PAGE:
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Building Wealth is like Playing a Video Game

When I was young, I was enamored with video games.  I enjoyed the challenge of trying to beat the computer, building my points balance, and finishing the game.  It started with games like the original Super Mario Brothers and Contra on the Nintendo game console (NES).  After mastering many games, a newer generation console was released, Super Nintendo or SNES.

At the time, SNES was leaps and bounds ahead of the original system.  With SNES came the newest version of Super Mario Brothers (Super Mario World).  After many-many hours of learning the game, the secret rooms, I finally finished the game and enjoying the journey throughout.

These days, apps and games are more about collecting coins/cash within a game so that you can “improve your inventory” like a new weapon or tool to further advance in the game.

Mindset

So how does this relate to personal finance?  In so many ways.  To build wealth the old-fashioned way through saving and investing (the way that I’m doing it), requires many of the same elements of playing and mastering a video game.

Many people have a negative emotional attachment to money which can hold them back.

“We don’t have enough”

“I’ve worked hard for this money, so I can’t risk it on the stock market”

“The stock market is risky”

“Why save when I could be hit by a bus tomorrow?”

Heard all of these before? I know that I have.  If you can treat building wealth as more of a game where your financial net worth is a matter of how many points you have built, all of the sudden, checking your net worth on a regular basis becomes fun.  Come to think of it, I treat maximizing loyalty points the same way.

Along the way, you will learn the game, learn tips and secrets, and perhaps even finish the game to your satisfaction.

Even after achieving my initial net worth goal, I continue to treat my net worth and wealth building as a game.  I continue to use strategies to keep advancing to the next level, collecting as many points/cash along the way (saving), buying inventory to continue advancing (investing) and repeating until you reach the level that you imagine achieving.

Some tips on getting to the next level (wealth strategies):

Some tips on collecting points (saving strategies):

Some tips on building and growing your inventory (wealth building strategies):

Be lighter with your finances and you’ll be surprised on how much further you’ll get in the game.

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FT About the author: FT is the founder and editor of Million Dollar Journey (est. 2006). Through various financial strategies outlined on this site, he grew his net worth from $200,000 in 2006 to $1,000,000 by 2014. You can read more about him here.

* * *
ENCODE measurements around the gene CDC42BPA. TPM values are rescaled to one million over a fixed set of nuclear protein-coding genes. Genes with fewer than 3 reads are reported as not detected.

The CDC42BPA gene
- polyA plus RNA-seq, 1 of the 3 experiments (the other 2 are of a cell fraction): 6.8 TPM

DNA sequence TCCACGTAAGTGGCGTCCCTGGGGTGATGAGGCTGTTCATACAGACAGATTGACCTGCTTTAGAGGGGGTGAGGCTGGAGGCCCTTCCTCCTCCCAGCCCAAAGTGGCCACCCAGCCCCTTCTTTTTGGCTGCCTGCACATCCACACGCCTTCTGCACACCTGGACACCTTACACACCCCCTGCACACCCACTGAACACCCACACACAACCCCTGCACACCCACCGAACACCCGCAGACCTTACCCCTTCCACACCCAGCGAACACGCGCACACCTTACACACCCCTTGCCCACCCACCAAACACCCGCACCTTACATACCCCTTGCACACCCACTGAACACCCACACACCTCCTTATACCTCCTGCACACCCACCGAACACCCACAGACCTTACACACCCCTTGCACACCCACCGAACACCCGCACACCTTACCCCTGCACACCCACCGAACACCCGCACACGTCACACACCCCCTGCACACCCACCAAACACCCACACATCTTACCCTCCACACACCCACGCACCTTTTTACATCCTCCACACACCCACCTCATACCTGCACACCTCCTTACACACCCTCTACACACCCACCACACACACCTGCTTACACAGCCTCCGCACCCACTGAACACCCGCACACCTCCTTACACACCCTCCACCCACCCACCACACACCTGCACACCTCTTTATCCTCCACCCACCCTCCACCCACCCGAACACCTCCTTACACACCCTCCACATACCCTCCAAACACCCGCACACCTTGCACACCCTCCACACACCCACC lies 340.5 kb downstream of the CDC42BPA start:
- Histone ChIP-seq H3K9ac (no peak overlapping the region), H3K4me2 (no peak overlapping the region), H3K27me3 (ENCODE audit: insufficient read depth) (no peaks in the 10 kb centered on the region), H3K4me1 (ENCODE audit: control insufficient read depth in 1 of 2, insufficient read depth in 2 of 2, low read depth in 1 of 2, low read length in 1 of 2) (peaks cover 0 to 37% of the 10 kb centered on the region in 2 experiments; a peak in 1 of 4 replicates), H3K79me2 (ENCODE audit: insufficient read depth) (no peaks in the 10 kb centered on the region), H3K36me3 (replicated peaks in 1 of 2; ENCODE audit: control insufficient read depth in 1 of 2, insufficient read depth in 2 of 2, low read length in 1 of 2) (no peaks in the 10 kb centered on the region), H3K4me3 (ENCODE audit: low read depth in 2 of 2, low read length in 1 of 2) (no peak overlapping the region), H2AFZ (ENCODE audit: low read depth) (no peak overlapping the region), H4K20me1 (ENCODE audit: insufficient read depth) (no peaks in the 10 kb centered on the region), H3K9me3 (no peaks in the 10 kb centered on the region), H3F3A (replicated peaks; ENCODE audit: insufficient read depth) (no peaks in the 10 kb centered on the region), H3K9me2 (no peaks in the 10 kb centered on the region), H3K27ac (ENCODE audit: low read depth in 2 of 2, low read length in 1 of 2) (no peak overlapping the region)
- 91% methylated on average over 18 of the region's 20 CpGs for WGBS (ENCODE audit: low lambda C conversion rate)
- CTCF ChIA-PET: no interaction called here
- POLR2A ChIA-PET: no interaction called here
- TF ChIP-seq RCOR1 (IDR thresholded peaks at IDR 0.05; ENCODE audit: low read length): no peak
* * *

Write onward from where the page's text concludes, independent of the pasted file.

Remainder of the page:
{ 9 comments… add one }
  • Miranda @ Casual Money Talk July 9, 2018, 10:30 am

    Great article! If only I could save/load back into my 20s, I’d start saving like mad. :)

  • Owen @ PlanEasy.ca July 9, 2018, 11:59 am

    I love a financial goal! It makes budgeting and saving money so much easier when you have something important to work towards.

    The latest financial metric I heard about was this idea of “days of FIRE”, basically how many days of the year your current nest egg will let you FIRE. For example, if you spend $2,500 per month then once you have $115,000 in investments you’re able to cover 56 days per year of FIRE. Even though you’re not 100% FIRE it’s still fun to know that you have 56 days per year that your expenses are covered by your investments.

  • King Lau July 9, 2018, 2:11 pm

    Super Mario Brothers 3 was on the NES and not SNES.

    The one on SNES was Super Mario World (the 4th one)

    • FT FT July 9, 2018, 2:17 pm

      Thanks King Lau, glad to see another late 80’s/early 90’s video game enthusiast!

  • Steveark July 9, 2018, 5:01 pm

    Great concept, I don’t relate to the video game aspect as much since I’ve always preferred my competitions to be outdoors but relating personal finance to games of any kind really resonates. I always have been pretty frugal and lived beneath my income but at the same time I strove for raises and promotions because money was a fun way to keep score of my success. It felt just like the score for my tennis matches or the finish time for my marathons, except it was better because you can spend money or invest it and my trophies are gathering dust in the attic!

    • FT FT July 9, 2018, 8:58 pm

      Good one Steve! I grew up playing tennis as well – maybe I should write about the sports relation to money too!

  • Noleigh July 11, 2018, 1:54 pm

    Great correlation between video games and saving. I have always believed that playing old RPG games such as Earthbound, when I was growing up, helped me immensely at learning the game of financial savings. Neat to see that others view this the same way.

  • Money Beagle July 11, 2018, 4:22 pm

    Great analogy. Money and wealth are not easy subjects for many, but when you can correlate this with something fun (like video games), it can end up making something click. Good work on this one.

  • GYM July 14, 2018, 2:56 pm

    I love analogies!! As a kid I used to watch my brother play his RPG games all the time.

    When you reach the next level (e.g. net worth milestone or passive income milestone) it feels fantastic!

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